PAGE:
The Folk Horror Chain/b>
- Landscape / environment. This is used to isolate people – not necessarily as in the isolation of the setting, but rather from the protagonist’s familiar setting, their ‘home ground’. This quickly creates unease, paranoia and disorientation, in which is revealed:-
- Skewed belief systems. This is an interesting one. Often the community the person has stumbled into will evince a completely different ethos, morality or culture. This often manifests in an adherence to the ‘old ways’, to paganism or the occult. This isn’t necessarily apparent – the community may to all intents and appearances be the cultural norm of the person who has stumbled into their midst, and it is only as time progresses that the alien nature of their belief and practices become apparent. At length, however, this advances to:-
- Manifestation / summoning. The second part of the chain leads (with some inevitability) to the third. The protagonist / victim witnesses the natural outcome of the community’s belief. This may be a genuine occult manifestation, or it may be suggestion, or it may be an outburst of the paranoia and violence that the belief engenders.
The three above, according to Scovell, form a ‘domino effect’, with each leading naturally to the next. Take one of the links away, and the narrative may be pure horror, or it may represent folk practices, but it won’t be folk horror. It’s also worth noting that the skewed belief system may be that of the protagonist, as long as that belief propels the narrative to a (usually horrific) conclusion. This can be seen in the crazed Hopkins of Witchfinder General or the increasingly psychopathic behaviour of Chris and Tina in Ben Wheatley’s blackly comic Sightseers. Yet, even bearing the above in mind, the ‘Folk Horror Chain’ is still not entirely efficacious in keeping pretenders at bay, and candidates creep in that really apply to one or other noun – folk, or horror, but not both. As an example, we see Mackenzie Crook’s gentle rural comedy of character ‘Detectorists’ regularly cited in the FHR group as a prime example of the genre, and also horror films – such as Dog Soldiers and American Werewolf in London – that happen to have rural settings.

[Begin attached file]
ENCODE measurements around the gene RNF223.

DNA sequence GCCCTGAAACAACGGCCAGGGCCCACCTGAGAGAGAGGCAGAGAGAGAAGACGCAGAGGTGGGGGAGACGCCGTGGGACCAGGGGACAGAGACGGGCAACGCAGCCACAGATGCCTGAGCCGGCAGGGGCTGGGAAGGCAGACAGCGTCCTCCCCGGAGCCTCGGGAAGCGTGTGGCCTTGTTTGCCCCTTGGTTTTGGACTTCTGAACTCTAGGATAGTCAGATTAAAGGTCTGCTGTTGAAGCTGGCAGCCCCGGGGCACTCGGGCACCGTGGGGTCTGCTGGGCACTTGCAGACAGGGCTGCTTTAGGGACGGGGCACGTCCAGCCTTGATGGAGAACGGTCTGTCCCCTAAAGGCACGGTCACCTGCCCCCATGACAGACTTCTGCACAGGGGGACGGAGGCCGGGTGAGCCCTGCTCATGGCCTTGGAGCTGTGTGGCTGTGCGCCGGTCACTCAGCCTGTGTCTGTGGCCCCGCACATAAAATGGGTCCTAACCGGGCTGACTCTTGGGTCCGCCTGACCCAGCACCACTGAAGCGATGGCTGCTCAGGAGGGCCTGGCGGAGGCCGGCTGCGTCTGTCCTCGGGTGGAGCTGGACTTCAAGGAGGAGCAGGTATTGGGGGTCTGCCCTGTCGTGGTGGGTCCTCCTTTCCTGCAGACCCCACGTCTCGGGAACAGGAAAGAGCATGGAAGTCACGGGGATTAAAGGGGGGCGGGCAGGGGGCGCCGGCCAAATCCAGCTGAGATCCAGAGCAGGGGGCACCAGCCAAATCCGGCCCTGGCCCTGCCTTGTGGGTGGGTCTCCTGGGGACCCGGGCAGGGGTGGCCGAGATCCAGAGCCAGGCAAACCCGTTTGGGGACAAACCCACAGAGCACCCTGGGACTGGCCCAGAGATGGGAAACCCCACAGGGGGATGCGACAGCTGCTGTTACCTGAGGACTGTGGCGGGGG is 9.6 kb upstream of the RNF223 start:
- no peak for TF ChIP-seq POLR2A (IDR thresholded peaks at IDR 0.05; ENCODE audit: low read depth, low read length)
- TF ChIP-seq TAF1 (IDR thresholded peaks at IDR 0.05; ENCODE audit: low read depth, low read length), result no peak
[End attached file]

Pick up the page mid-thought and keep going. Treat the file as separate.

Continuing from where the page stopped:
Scovell himself recognised this issue of identity, and returned to the subject six months later in an article entitled ‘Questioning Nostalgia in Folk Horror,’ where he opined in his opening sentence, ‘As the Folk Horror canon expands into more forms of media and territory, the Folk Horror Chain becomes less useful as a tool for looking at thematic material. This is partly due to it being derived as an idea from one medium and one that is explicitly narrative based’ (Scovell, 2015). He goes on to argue, ‘Yet, some of its ideas can be loosely translated into the area of reception studies of Folk Horror and can, at least in general terms, account in part for the huge variety of materials that now seem to arise in discussions of the sub-genre.’ It’s a problem, but not an insurmountable one, and his original definitions manage to hold their own. Interestingly, even as he points to the very real problem of imposing a narrative definition on art forms that are distinctly non-linear (art, photography, music, websites), we see that, somehow, the theme, even perhaps the mood, inherent in the chain does still seem to be clearly associated with specific types of art.